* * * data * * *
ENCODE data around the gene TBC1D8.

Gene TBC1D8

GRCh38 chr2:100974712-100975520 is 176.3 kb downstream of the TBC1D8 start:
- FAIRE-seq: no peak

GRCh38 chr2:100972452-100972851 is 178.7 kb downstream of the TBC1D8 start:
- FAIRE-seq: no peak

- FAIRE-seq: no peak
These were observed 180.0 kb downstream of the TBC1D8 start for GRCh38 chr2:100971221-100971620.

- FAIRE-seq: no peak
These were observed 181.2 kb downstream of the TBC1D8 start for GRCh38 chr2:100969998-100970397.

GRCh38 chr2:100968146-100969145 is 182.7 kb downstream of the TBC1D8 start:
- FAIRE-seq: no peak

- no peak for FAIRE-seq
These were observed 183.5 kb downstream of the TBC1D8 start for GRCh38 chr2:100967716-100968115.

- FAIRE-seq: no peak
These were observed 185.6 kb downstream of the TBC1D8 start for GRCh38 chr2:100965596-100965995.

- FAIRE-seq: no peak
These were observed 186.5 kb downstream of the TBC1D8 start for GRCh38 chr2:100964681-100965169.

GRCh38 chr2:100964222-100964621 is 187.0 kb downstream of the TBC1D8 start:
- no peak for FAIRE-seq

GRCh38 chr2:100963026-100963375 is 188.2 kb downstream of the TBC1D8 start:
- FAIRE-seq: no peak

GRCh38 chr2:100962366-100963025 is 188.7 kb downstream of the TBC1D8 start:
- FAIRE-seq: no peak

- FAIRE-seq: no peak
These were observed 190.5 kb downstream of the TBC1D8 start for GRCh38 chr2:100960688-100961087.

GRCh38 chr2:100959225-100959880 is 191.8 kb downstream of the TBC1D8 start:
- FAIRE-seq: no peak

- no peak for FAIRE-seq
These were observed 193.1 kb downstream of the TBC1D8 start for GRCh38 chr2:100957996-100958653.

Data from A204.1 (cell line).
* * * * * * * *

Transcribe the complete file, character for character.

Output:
ENCODE data around the gene TBC1D8.

Gene TBC1D8

GRCh38 chr2:100974712-100975520 is 176.3 kb downstream of the TBC1D8 start:
- FAIRE-seq: no peak

GRCh38 chr2:100972452-100972851 is 178.7 kb downstream of the TBC1D8 start:
- FAIRE-seq: no peak

- FAIRE-seq: no peak
These were observed 180.0 kb downstream of the TBC1D8 start for GRCh38 chr2:100971221-100971620.

- FAIRE-seq: no peak
These were observed 181.2 kb downstream of the TBC1D8 start for GRCh38 chr2:100969998-100970397.

GRCh38 chr2:100968146-100969145 is 182.7 kb downstream of the TBC1D8 start:
- FAIRE-seq: no peak

- no peak for FAIRE-seq
These were observed 183.5 kb downstream of the TBC1D8 start for GRCh38 chr2:100967716-100968115.

- FAIRE-seq: no peak
These were observed 185.6 kb downstream of the TBC1D8 start for GRCh38 chr2:100965596-100965995.

- FAIRE-seq: no peak
These were observed 186.5 kb downstream of the TBC1D8 start for GRCh38 chr2:100964681-100965169.

GRCh38 chr2:100964222-100964621 is 187.0 kb downstream of the TBC1D8 start:
- no peak for FAIRE-seq

GRCh38 chr2:100963026-100963375 is 188.2 kb downstream of the TBC1D8 start:
- FAIRE-seq: no peak

GRCh38 chr2:100962366-100963025 is 188.7 kb downstream of the TBC1D8 start:
- FAIRE-seq: no peak

- FAIRE-seq: no peak
These were observed 190.5 kb downstream of the TBC1D8 start for GRCh38 chr2:100960688-100961087.

GRCh38 chr2:100959225-100959880 is 191.8 kb downstream of the TBC1D8 start:
- FAIRE-seq: no peak

- no peak for FAIRE-seq
These were observed 193.1 kb downstream of the TBC1D8 start for GRCh38 chr2:100957996-100958653.

Data from A204.1 (cell line).